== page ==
Arc-et-Senans (http://tinyurl.com/5wjfrv) is a must if in that area (anyone coming down from Paris to visit Burgundy and then going to Alsace should visit the edges of the Jura at a minimum). It is a planned 18th century town (never finished) built around the production of salt. Only the first circle of buildings were finished, and then fell apart (some of them blown up in the 1920s) and have been restored as a museum. It includes a museum dedicated to the architect--Ledoux--who built quite a few mansions in Paris (most of them gone), had a fantastic imagination (a necropolis built as a half-buried ball?), and has a few structures still remaining in Paris. The museum contains models of buildings that were built as well as buildings that were only imagined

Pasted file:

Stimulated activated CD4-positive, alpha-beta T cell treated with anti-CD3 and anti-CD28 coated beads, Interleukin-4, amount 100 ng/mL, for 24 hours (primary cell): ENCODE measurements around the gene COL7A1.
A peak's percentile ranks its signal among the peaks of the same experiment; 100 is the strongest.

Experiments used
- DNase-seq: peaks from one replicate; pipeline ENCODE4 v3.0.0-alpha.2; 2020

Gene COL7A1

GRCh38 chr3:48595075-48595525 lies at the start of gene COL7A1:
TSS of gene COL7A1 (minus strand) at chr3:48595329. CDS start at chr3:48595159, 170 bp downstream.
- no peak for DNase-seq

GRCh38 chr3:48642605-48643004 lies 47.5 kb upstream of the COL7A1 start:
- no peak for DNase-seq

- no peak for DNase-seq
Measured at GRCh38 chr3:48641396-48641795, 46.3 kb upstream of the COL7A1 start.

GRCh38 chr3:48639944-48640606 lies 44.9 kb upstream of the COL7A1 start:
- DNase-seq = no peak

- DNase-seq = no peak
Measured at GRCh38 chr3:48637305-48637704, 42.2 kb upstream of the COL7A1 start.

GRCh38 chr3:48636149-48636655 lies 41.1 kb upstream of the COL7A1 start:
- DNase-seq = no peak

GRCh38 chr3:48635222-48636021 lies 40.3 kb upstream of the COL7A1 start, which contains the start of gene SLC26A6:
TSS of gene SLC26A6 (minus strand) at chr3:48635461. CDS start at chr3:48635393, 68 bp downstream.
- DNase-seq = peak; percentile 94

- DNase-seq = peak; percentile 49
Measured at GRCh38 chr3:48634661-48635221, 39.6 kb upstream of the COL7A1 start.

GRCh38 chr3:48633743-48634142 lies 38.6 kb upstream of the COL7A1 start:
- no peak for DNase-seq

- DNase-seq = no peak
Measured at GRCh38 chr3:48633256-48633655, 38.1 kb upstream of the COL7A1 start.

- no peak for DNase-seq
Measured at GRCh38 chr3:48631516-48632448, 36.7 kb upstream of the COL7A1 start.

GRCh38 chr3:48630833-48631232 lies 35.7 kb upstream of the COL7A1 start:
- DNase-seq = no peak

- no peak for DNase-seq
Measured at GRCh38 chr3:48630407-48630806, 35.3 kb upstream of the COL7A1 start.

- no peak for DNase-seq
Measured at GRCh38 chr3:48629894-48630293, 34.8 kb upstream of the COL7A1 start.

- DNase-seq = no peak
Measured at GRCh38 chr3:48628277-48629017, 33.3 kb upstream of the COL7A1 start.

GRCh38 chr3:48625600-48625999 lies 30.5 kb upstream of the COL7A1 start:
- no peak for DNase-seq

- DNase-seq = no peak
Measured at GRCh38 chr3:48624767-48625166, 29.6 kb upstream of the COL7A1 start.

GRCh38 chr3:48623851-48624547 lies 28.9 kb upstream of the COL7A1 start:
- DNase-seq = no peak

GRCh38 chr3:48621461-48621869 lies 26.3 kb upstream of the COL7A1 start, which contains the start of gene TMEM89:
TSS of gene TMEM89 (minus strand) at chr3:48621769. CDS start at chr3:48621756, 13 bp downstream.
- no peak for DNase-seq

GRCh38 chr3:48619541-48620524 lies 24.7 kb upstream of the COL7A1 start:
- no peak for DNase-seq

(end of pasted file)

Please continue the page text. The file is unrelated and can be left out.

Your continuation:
When traveling between Arbois and Poligny, I recommend taking the road that goes through Pupillin. After Pupillin, going south, the road is in the foothills of the Jura, overlooking the plain. It should be particularly scenic in the morning. The other reason for taking that road is that Pupillin is at the production center of the unusual Arbois wines, both vin jaune and vin de paille. Tasting is available, and the producer do not expect the visitor to go away with more than a bottle or two given the price of the wine (I purchased a bottle of each, and the price came to 48€--with the vin de paille in a less than 350ml bottle).

For those getting a little jaded by the heavily touristed areas, the Jura is definitely an area to explore, although I suspect that in the summertime it is also crowded, albeit mainly by French vacationers. Photos of this trip are found in my Eastern France album, starting with the picture of the RR tracks: http://tinyurl.com/557anf